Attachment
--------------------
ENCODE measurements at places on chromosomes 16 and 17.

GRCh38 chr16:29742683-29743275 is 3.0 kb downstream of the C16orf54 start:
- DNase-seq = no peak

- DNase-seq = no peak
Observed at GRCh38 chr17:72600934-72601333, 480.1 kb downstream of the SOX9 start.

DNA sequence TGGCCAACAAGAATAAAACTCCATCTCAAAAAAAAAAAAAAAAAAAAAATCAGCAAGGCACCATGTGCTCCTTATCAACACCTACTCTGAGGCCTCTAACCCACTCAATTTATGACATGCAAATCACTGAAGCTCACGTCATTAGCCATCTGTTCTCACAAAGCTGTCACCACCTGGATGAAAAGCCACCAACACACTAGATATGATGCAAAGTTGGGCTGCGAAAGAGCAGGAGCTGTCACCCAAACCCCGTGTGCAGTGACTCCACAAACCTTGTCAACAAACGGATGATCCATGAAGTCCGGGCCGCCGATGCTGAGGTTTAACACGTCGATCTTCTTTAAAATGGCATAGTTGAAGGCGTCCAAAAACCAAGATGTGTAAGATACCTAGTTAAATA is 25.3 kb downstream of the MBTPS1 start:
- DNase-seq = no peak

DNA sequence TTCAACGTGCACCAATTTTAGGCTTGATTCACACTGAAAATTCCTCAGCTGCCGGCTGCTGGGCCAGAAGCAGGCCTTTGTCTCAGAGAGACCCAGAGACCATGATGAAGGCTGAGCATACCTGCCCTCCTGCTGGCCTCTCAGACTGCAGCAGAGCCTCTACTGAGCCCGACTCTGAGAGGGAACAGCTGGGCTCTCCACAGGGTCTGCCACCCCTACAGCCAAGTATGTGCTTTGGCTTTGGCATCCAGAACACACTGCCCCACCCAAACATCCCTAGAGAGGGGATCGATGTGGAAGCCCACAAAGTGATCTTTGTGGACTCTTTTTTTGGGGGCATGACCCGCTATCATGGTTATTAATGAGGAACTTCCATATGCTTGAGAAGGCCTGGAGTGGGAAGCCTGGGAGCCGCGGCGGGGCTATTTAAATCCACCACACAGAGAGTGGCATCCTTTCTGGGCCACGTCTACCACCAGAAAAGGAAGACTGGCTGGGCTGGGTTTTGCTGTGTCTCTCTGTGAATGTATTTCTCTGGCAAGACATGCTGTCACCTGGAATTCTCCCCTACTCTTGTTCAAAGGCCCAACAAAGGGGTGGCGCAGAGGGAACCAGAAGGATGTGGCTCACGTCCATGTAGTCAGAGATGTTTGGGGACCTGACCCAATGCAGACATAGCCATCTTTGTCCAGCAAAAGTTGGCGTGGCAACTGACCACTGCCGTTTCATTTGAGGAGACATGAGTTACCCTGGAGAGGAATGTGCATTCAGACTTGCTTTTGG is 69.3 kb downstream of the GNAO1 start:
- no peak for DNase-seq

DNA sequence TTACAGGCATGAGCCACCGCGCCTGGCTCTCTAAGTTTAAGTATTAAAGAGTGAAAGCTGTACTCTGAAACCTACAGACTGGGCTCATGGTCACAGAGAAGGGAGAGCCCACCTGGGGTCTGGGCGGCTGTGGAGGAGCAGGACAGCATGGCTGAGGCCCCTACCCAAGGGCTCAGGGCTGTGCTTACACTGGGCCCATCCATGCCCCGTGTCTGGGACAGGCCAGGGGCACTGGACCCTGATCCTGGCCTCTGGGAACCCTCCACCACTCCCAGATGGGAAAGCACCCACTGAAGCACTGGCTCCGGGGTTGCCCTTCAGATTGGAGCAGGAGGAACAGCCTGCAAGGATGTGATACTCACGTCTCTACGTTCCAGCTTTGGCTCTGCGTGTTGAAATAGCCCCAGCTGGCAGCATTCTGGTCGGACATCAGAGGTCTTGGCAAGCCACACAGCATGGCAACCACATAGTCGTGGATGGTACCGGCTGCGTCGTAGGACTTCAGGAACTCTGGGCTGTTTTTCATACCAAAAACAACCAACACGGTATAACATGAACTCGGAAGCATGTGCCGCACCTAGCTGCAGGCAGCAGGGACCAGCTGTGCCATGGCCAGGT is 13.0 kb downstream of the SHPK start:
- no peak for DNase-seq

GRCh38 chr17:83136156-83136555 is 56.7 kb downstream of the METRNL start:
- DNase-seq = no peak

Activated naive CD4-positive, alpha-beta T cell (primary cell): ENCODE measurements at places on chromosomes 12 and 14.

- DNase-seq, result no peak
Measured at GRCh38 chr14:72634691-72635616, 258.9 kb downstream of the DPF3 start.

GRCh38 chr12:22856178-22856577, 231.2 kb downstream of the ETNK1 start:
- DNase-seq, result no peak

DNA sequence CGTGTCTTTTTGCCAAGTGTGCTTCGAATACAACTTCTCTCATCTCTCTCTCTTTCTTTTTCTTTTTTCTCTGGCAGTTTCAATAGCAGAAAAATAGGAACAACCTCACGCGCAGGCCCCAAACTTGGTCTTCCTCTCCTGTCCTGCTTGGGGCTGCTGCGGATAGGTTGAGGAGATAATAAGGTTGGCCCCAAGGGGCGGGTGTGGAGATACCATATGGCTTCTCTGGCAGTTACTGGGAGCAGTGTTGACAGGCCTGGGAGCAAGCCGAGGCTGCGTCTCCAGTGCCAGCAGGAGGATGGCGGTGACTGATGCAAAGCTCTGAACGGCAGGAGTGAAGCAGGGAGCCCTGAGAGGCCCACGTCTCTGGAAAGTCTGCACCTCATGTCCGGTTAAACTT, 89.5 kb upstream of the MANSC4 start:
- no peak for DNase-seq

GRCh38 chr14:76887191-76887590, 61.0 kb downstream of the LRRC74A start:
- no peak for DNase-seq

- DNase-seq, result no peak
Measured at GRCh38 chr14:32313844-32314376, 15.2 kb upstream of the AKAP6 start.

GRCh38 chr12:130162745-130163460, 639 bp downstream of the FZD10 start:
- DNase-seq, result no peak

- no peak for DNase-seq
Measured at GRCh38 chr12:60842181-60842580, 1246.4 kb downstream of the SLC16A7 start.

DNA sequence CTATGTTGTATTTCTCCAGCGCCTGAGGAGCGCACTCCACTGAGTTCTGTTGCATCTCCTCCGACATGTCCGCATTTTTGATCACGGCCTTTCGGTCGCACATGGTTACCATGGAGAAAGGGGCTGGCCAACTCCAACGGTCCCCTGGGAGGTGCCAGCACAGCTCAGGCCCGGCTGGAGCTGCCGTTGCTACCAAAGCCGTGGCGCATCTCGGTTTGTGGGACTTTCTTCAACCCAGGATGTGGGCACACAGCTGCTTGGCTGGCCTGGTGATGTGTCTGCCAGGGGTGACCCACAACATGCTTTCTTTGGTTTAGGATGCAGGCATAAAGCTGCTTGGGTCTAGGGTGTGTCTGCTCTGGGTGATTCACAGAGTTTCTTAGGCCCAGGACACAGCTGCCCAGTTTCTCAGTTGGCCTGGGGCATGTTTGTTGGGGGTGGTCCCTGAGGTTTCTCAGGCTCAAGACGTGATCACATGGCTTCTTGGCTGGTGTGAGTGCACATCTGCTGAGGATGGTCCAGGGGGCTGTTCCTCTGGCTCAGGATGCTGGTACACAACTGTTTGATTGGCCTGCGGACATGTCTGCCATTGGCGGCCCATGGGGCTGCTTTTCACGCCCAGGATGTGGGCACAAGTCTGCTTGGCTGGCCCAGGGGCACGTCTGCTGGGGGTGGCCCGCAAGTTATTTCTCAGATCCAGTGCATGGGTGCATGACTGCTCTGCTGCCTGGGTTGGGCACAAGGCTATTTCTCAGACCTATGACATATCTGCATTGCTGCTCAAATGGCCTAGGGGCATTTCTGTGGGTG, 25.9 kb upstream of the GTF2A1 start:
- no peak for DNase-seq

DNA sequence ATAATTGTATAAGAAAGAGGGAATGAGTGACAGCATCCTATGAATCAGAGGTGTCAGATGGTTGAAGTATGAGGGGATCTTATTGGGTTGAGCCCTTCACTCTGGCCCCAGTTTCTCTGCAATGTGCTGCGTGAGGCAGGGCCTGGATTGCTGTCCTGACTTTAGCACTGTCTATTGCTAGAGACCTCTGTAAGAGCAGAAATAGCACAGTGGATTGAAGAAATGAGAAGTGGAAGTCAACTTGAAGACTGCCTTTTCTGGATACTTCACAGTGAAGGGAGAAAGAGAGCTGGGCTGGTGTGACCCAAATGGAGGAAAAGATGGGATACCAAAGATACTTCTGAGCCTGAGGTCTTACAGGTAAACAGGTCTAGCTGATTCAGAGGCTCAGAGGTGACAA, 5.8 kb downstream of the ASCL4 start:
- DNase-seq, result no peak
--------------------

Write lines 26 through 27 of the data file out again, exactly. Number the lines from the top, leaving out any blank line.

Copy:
- DNase-seq, result no peak

- no peak for DNase-seq